This is how it all started back in October, 2010: Sam M. and I were eating breakfast one crisp Autumn morning before classes and feeling a little bit like we wanted to change the world. The feeling matured in less than 30 minutes into a spur-of-the-moment project proposal for the MIT IDEAS competition, a public service project contest at MIT with a heavy bent toward international development. Here was our pitch, verbatim from our IDEAS registration page:
We seek to develop a framework that will enable access to active peer review to researchers in countries which may have developed educational systems but lack developed academic cultures or other research environments. In the long run, this project addresses the absence of thriving scientific communities in foreign countries due to migration of educated scientists to the U.S. Therefore, we hope to export the MIT environment elsewhere such that quality of research is determined by quality of ideas, not by quantity of capital.
Our goal is to make it easier and cheaper for researchers to communicate their work and receive useful feedback by building a web framework that allows users to peer review, translate, and collaborate on papers while hosting easy-to-maintain home pages for research projects. Thus, we reduce the costs associated with maintaining group web pages and servers, traveling to conferences, preparing for journal publication, garnering publicity, and other tasks that put scientists without funding, web expertise, English skills, and administrative assistance at a severe disadvantage.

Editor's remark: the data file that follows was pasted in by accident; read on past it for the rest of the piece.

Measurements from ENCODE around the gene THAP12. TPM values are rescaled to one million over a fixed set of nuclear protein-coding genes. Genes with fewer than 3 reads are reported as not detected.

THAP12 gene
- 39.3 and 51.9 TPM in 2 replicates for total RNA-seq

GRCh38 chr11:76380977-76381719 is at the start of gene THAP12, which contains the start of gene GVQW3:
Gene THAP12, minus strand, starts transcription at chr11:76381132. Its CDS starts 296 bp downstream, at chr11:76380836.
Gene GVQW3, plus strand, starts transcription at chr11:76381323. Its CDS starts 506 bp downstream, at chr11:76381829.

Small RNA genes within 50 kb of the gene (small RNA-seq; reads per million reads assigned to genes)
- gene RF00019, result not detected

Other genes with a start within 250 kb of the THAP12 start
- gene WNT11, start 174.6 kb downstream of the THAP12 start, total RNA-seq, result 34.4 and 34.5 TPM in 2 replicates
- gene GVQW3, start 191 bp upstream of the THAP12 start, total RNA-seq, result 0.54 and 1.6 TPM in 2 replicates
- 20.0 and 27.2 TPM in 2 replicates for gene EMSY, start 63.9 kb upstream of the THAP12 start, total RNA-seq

Well, it had a good run. The project never grew its wings and got off the ground like a pig on Red Bull, but we did have some intense late-night discussions and a couple of viable ideas. I’m still a huge fan of the implementation sketch in the second paragraph, to be honest, and I’m convinced it has some promise as a future MITSOS project.
And then there was this: while Googling for efforts similar to ours, we hit upon the open science movement via Michael Nielsen’s blog and experienced an instant intellectual limerence for him. This post especially was a huge inspiration. By “huge inspiration”, I meant to say that we basically decided to start a student group based on the last couple of paragraphs.
And the rest is still to come.